Solitude for me a burning desire that is sated once a week: Sundays from 11am to about 6pm. My husband takes the children out every Sunday and I cherish those few hours alone. They have lunch at either Southern Fried Chicken or Aunty Ajobi's. He then takes them either to Millenium Park, Wonderland or to visit family friends. They are gone for most of the day. I really, truly enjoy my own company. It's my time to unwind and do things that bring me joy. I believe every married woman needs that time. We do love our families dearly, but from time to time, we need to rediscover who we are. Now, I feel I have to confess; I have an addiction. For me it is books, books, books and more books. I have always loved books. My mother introduced us very early to the Hausa classics, Magana Jari Ce and the poetry of Abubakar Imam. My earliest memories are of all six children sitting around our mother while she read from the aforementioned books. She would also read from a Hausa comic book called Sauna Jack, which was hilarious. She had been withdrawn from school at 15 and married off to my father. However, by that time, she had already cultivated a love of books which she gladly passed on to us. As a little girl, I loved books like Alice in Wonderland, Black Beauty, Tom Sawyer. A good book for me is one that is written in the simplest narrative, no long cumbersome words. Good writing I believe should exclude no one. I became a bonafide literature freak when we started going to the Kano city library. In those days, the Library was stocked with the most amazing collections. It was there I was first introduced to the Encycleopedia Brittanica, which gave me knowledge that amazingly I have retained to this day. I got to read books that opened my horizons and transported me to places I might never visit, giving me experiences I might never have. Later on, in my darkest hours, books also gave me solace. In secondary school, I had the most amazing English/Literature teacher; Miss Bailey was a British woman from Hull in the UK and was in Kano for a total of 12 years. She took a particular interest in me because, early on, she realised that we shared a love of books. She noticed that I always had a book with me: at Assembly, during prep and even in class. So besides the books on the school curriculum, Jane Eyre (Charlotte Bronte), Hamlet and Julius Caeser (Shakespeare), Things Fall Apart (Chinua Achebe) and African Child (Camara Laye), she further introduced me to the best of the British classics; Emily Bronte's Wuthering Heights, Charles Dickens (Oliver Twist, A Tale of Two Cities, David Copperfield and Great Expectations), Shakespeare's (Merchant of Venice, King Lear, Midsummer Nights Dream, All's well that ends well, The Tempest) and Thomas Hardy (Mayor of Casterbridge and Tess of the D'Urbervilles). I estimate that in my 39 years, I must have read close to 1800 books, at two books a month from the age of eight. On my own I discovered the American classics; To kill a Mocking Bird, Catcher in the Rye and also contemporary writers like John Grisham, Sidney Sheldon, Jeffery Archer and David Baldacci. I am happy to say that I have passed this love of books to my 12 year old daughter. She is in JS2 in Funtaj Secondary School and I was sorely disappointed when I saw the list of literature books for her class but I digress. This is a rant for another day. Anyway, back to my lazy sunday. I read for most of the day, go to the Salon, sometimes I have lunch with friends then I come home and settle down for my second favourite 'alone' thing: movies. If books are my drug of choice, movies must be like a therapist to my angst-ridden centre. I love comedies and thrillers. Whatever my situation, a good movie can reboot my CPU and improve my mind set. I am now discovering small independant movies that are made on a shoestring budget, without the support of the big studios and rarely with big hollywood stars but are phenomenal. I watched Little Miss Sunshine a few months ago and last Sunday, I watched an excellent movie called 'The lives of others'. I give it four stars (my ambition is to be a film critic in my next life). I have heard great things about another movie called Juno. A friend said she had a pirated copy but I will wait till it comes out on DVD. For me the movie experience is not just to see the movie, I need to hear the dialogue with clarity, inspect the art direction of the movie set and scenes, appreciate the directing and enjoy the musical scores, all which will probably be denied me on a pirated copy. Anyway, that is a sliver of my weekend life and in the words of Lionel Ritchie "I am easy, easy like Sunday morning.."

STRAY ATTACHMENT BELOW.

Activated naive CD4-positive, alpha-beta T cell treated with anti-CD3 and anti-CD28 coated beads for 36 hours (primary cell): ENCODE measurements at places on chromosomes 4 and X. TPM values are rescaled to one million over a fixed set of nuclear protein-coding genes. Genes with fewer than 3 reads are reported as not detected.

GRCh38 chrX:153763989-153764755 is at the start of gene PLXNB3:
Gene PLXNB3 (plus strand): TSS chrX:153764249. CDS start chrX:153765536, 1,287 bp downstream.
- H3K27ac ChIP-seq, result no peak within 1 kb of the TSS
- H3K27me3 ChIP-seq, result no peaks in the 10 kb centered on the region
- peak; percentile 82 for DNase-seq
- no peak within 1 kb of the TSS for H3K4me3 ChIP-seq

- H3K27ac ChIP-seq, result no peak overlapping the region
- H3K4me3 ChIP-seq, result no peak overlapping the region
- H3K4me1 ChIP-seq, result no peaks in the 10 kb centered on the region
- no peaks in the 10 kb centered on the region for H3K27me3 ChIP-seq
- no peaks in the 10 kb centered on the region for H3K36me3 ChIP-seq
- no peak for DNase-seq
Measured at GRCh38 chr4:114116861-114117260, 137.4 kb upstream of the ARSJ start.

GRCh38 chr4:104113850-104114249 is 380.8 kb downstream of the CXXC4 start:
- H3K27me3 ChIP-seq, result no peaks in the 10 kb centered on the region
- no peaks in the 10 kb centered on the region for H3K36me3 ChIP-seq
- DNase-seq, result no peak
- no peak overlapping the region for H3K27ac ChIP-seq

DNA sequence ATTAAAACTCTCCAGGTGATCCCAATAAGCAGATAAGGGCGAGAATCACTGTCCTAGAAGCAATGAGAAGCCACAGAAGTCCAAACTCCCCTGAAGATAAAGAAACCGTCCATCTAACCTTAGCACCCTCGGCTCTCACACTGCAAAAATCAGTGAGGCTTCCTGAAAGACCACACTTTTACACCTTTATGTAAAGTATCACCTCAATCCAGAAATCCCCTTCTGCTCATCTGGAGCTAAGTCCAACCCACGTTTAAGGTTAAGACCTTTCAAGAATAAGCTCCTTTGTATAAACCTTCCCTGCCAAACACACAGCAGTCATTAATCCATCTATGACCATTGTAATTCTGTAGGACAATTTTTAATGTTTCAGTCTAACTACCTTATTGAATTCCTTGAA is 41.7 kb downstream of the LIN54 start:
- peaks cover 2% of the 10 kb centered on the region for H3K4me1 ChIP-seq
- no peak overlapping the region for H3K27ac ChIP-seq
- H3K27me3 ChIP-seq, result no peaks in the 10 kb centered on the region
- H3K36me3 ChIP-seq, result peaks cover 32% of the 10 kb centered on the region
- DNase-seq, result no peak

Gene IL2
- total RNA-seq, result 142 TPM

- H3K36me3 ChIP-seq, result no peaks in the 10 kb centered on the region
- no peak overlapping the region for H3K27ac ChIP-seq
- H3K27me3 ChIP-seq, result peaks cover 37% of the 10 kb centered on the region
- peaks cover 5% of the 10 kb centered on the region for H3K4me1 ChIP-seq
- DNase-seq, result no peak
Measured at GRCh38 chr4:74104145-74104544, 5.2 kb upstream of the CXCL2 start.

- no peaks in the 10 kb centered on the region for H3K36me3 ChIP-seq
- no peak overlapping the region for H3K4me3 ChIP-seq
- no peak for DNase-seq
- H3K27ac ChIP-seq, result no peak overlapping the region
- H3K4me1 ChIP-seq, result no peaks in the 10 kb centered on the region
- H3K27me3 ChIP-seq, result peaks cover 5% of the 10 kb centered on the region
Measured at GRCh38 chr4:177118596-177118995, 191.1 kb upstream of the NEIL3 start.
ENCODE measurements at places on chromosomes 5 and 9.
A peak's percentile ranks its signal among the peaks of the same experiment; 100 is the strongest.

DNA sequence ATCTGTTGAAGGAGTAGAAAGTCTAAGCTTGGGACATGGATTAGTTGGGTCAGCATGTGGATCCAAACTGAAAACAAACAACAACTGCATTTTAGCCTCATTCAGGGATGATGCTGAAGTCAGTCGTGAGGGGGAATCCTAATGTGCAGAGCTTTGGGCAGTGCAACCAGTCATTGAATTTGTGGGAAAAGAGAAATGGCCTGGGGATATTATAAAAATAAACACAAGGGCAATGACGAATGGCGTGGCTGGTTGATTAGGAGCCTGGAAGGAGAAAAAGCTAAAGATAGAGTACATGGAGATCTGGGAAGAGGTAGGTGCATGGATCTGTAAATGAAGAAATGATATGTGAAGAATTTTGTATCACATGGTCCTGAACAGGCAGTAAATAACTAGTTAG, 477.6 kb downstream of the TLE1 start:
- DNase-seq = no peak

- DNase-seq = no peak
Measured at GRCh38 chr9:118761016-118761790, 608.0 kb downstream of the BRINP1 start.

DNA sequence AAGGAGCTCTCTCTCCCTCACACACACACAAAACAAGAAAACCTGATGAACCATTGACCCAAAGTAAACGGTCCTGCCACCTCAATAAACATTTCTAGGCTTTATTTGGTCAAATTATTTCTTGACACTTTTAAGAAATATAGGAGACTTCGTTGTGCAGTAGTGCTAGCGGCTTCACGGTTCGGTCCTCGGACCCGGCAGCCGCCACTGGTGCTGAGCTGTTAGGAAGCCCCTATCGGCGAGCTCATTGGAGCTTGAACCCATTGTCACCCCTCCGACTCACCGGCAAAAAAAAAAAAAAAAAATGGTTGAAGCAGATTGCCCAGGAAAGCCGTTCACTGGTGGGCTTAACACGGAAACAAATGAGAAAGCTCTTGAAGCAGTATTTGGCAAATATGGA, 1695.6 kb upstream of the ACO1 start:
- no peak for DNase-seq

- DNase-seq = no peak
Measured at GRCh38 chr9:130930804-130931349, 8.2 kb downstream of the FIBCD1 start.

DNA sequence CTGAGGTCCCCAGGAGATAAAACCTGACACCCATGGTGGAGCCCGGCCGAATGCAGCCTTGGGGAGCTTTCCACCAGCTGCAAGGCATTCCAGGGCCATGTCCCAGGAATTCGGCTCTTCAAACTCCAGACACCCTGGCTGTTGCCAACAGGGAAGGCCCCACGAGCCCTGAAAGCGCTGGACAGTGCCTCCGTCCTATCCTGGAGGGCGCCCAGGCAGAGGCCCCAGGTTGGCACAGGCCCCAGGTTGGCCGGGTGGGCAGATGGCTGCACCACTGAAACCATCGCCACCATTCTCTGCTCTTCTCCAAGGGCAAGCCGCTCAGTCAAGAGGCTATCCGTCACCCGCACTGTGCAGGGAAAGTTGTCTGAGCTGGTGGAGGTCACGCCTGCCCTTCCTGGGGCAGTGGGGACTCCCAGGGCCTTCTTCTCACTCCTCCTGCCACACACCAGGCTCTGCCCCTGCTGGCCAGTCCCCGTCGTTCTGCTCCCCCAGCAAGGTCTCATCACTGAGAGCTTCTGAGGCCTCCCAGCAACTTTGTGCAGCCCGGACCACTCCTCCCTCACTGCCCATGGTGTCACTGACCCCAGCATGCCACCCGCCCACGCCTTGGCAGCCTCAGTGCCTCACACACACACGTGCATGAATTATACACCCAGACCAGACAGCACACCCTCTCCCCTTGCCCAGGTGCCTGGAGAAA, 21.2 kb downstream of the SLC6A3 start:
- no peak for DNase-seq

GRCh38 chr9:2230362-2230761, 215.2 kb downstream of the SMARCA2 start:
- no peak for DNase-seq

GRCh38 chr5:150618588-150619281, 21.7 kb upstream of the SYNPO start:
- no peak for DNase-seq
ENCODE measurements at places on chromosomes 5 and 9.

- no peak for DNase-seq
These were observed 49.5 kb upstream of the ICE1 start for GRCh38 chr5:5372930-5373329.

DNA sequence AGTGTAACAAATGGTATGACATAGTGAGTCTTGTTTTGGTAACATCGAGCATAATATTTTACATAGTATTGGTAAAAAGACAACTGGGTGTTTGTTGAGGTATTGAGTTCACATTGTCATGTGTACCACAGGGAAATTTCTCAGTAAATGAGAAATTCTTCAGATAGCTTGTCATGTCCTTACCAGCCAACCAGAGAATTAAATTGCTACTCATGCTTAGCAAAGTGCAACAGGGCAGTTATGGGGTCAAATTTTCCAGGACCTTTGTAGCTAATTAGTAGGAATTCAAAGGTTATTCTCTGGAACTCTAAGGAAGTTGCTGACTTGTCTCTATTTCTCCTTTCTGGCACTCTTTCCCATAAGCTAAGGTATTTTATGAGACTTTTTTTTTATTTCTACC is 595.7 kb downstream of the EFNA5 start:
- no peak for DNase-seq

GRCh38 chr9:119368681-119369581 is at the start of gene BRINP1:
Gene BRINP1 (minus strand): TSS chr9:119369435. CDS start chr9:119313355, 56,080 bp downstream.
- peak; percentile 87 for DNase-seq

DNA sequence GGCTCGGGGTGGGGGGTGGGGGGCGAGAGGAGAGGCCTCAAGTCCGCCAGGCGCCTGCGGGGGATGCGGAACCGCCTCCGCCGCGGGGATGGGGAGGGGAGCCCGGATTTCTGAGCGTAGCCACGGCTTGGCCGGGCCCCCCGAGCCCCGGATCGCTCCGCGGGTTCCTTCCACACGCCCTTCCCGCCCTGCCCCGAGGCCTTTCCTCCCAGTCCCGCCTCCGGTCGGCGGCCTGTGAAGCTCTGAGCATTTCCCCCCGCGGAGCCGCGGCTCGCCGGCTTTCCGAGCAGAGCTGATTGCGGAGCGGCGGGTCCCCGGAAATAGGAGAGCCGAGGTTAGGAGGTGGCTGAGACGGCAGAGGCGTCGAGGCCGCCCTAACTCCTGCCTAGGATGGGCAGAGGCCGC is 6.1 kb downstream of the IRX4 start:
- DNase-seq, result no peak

Sunday, March 2, 2008
A disease with no bias. That's what people should realise about AIDS. Another 'big man' just died in Abuja. They say it was a stroke; the open secret being it was AIDS. This guy was a well known womaniser but as with our people, probably believed it could not happen to him. AIDS is real and people are dying from it. The problem is that the cause of death is always said to be diabetes, hypertension or stroke. I heard a statistic that shocked me. In Kano City Hospital, four out of every ten blood samples taken by the Haematology Dept. comes back HIV+. Scary!!! It is said that in the mid-eighties, when the number of HIV+ individuals started being kept, the rate of infection was highest in Calabar, Benue, Port Harcourt and Lagos largely because of the liberal and promiscious sex scene (yeah, yeah, I know some readers will protest this statement but it is true). However, fastforward to 20 years later, the rate of infection is highest in Kano, Katsina, Bauchi, Sokoto and Maiduguri, mainly because of polygamy and divorce (Ha, Ha. Gotcha!! How come those same readers did not instinctively jump to protest this statement?). This is a disease that makes no distinction and usually hits hardest the 18 to 49 age group. What this means is that the most productive in our society will start being wiped out rapidly. Not because the disease is not manageable but because of the stigma attached that makes people not seek medication early because they are in denial. My husband, who works for an international NGO, was in Uganda two years ago. He was saddened by what he saw in several villages they toured. There were very young children and pre-teens being raised by very old women. It seemed as if the adult men and women and also the old men did not exist. It was explained to them that it was due to the scourge of AIDS. This picture is what I fear for Nigeria.